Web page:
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Diabetes and the Glycaemic Index

ALL carbohydrates become sugar. It is really a matter of how fast, or slow, the process of conversion is.
The body performs at its best when blood sugar level is kept relatively constant. If blood sugar drops too low, you become lethargic and/or experience increased hunger. This is condition is called hypoglycaemia and a condition that many diabetics suffer from.
If blood sugar is too high, this leads to tissue damage, and eventually death. This is a crisis situation. Thus, your brain signals your pancreas to secrete more insulin. Insulin brings your blood sugar back down, primarily by converting the excess sugar to stored fat.
The greater the rate of increase in your blood sugar, the more chance that the body will release an excess amount of insulin, and drive your blood sugar back down.
Therefore, when you eat foods that cause a large and rapid glycaemic response, you may feel an initial elevation in energy and mood as your blood sugar rises, but this is followed by a cycle of increased fat storage, lethargy, and more hunger.
Although increased fat storage may sound bad enough, a diabetic (with diabetes mellitus, types 1 and 2) has an even worse problem. His or her body’s inability to secrete or process insulin causes the blood sugar to rise too high, leading to a host of problems.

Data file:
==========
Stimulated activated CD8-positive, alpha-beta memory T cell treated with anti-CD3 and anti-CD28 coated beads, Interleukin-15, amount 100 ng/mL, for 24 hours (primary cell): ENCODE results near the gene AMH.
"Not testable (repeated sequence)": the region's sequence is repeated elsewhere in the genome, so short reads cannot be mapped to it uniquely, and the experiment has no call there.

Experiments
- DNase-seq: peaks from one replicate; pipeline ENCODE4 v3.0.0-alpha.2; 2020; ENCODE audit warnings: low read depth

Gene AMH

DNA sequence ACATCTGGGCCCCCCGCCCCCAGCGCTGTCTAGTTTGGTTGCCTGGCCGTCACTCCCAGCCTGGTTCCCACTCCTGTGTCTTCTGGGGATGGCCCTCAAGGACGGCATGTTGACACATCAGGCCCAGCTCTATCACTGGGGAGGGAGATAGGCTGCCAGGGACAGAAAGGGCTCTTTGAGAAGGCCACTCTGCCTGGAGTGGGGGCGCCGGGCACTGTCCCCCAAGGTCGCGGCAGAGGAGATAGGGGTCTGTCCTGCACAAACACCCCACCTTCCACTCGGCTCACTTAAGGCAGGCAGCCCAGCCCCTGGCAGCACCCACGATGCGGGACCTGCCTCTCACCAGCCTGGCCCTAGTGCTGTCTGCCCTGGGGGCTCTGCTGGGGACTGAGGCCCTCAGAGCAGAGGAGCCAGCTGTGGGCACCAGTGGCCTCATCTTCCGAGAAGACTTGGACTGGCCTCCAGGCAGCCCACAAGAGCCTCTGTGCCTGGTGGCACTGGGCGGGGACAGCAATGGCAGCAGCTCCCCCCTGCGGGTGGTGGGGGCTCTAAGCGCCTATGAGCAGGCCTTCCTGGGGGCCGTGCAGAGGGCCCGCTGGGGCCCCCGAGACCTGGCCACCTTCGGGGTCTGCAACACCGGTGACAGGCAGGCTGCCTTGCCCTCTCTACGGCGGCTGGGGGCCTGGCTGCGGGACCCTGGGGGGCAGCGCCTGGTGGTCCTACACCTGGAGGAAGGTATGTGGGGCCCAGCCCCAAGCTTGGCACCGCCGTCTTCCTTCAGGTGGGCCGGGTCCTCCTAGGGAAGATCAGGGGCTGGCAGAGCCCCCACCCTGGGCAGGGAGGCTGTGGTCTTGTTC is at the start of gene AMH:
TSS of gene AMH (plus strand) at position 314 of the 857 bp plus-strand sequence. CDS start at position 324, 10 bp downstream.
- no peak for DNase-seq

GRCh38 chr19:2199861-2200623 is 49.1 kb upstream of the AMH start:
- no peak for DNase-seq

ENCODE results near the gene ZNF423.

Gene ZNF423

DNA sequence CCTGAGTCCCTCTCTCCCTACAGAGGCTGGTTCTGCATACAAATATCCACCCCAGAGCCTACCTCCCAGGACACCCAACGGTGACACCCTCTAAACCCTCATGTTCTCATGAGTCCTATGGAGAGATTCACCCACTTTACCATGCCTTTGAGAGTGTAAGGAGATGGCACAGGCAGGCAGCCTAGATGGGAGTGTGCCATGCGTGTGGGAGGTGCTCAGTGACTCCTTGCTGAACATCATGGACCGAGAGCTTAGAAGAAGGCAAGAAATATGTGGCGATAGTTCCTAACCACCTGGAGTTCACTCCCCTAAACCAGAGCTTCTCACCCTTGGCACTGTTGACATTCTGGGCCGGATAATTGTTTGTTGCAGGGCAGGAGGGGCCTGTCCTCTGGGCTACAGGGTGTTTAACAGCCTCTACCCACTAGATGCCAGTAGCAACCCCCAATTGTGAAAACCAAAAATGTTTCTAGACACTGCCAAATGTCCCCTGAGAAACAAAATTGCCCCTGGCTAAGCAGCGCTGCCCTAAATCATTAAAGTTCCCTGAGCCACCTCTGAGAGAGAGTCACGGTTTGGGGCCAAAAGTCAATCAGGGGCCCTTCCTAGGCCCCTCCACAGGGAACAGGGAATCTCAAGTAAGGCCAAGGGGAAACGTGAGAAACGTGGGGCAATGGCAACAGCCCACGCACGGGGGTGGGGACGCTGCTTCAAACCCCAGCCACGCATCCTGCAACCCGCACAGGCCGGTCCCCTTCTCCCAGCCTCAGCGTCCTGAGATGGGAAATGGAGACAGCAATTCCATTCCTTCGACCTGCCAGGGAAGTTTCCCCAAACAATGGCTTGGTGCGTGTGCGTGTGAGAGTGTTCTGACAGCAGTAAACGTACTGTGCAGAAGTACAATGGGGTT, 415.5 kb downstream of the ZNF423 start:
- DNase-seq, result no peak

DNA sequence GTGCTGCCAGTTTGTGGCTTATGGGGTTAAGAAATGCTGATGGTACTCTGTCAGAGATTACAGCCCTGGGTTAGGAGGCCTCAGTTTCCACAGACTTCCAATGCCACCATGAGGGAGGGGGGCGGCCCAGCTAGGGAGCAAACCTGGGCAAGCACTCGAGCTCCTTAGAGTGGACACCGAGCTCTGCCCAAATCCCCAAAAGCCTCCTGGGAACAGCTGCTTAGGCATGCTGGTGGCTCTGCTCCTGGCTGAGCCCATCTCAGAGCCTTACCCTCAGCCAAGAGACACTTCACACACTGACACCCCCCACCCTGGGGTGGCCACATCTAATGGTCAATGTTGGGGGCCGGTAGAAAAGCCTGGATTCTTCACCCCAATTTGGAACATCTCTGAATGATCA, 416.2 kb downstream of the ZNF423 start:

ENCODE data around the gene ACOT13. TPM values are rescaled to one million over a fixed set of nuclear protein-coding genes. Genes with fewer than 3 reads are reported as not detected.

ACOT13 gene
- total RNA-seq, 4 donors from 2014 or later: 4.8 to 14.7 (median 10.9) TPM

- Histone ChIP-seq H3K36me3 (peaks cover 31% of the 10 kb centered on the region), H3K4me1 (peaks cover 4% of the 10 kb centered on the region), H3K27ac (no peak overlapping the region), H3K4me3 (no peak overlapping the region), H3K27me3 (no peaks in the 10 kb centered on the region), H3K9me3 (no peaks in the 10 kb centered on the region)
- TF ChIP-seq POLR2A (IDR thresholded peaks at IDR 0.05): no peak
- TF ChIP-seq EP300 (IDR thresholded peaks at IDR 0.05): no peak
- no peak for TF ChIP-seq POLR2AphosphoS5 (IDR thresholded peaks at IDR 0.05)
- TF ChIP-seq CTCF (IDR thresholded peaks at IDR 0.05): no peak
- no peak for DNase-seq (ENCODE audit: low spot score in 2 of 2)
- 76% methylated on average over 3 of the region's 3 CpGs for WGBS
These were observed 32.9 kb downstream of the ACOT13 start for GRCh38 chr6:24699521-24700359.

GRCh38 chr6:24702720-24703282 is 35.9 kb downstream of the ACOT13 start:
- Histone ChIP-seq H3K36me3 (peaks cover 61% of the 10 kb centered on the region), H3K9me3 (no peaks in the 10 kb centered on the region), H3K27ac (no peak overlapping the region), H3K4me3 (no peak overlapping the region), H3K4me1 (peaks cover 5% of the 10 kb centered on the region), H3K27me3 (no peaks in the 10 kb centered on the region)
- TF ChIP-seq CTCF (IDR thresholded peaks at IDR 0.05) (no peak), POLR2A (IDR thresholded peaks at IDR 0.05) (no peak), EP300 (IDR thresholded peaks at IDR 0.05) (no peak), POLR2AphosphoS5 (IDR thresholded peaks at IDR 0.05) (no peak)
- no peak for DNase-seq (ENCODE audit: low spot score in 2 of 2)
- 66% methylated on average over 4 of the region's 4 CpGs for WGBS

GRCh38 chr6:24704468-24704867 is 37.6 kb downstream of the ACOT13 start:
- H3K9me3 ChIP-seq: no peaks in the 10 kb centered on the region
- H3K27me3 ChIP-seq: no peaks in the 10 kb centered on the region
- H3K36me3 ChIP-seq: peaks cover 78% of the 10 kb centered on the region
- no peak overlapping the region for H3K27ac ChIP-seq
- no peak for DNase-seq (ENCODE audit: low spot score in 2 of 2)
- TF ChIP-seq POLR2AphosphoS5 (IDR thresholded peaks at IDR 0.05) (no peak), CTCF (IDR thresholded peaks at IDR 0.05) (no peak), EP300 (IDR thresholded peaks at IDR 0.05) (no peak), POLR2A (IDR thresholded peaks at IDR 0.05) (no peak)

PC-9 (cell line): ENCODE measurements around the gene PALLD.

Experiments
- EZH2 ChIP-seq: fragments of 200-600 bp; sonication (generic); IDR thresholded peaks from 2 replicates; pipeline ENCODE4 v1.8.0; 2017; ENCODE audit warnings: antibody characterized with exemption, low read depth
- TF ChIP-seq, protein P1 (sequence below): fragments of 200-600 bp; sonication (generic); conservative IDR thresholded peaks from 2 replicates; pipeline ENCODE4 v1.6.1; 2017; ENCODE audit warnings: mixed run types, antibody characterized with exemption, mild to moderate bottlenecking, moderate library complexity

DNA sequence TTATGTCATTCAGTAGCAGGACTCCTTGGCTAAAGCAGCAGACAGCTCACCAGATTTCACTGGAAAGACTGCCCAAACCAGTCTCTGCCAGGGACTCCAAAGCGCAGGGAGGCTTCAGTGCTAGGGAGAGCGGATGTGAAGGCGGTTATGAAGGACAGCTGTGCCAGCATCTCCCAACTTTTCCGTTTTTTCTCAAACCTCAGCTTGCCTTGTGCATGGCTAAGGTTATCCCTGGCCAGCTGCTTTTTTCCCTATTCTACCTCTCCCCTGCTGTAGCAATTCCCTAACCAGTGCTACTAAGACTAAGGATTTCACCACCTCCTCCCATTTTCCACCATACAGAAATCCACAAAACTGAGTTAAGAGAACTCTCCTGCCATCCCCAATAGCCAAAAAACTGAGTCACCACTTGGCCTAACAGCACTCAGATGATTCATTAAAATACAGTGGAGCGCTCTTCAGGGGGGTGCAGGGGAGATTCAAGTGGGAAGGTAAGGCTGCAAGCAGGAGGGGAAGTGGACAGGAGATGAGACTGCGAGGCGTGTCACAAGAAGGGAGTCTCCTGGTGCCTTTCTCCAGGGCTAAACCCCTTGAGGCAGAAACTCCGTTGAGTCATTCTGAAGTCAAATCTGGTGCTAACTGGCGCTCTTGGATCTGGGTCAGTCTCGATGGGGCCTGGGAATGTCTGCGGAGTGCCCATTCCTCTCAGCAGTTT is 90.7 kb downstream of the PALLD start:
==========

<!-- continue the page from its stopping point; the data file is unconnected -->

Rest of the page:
This is why diets propounded by Dr Robert Atkins, which are very low carbohydrate, have been so popular. By cutting out carbohydrates, you dramatically drop the levels of circulating blood sugar.
However, many find a low, or worse still, no carbohydrate diet difficult to stomach. They may be delighted to know that there is a way to rank carbohydrates by way of the increasingly internationally accepted gylcaemic index.
The theory behind the glycaemic index is simply to minimise insulin-related problems by identifying and avoiding foods that have the greatest effect on blood sugar.
It is a numerical index that ranks carbohydrates based on their rate of glycaemic response (i.e. their conversion to glucose within the human body).
The glycaemic index uses a scale of 0 to 100, with higher values given to foods that cause the most rapid rise in blood sugar. Pure glucose serves as a reference point, and is given a glycaemic index (GI) of 100.
Glycaemic index values are determined experimentally by feeding human test subjects a fixed portion of the food (after an overnight fast), and subsequently extracting and measuring samples of their blood at specific intervals of time.
The earliest known work on the glycaemic index was done by Dr David Jenkins and his associates at St Michael’s Hospital in Toronto, Canada. More recently, an effort to expand the glycaemic index has been made by Jennie Brand-Miller and her associates at the Human Nutrition Unit of the University of Sydney in Sydney, Australia.

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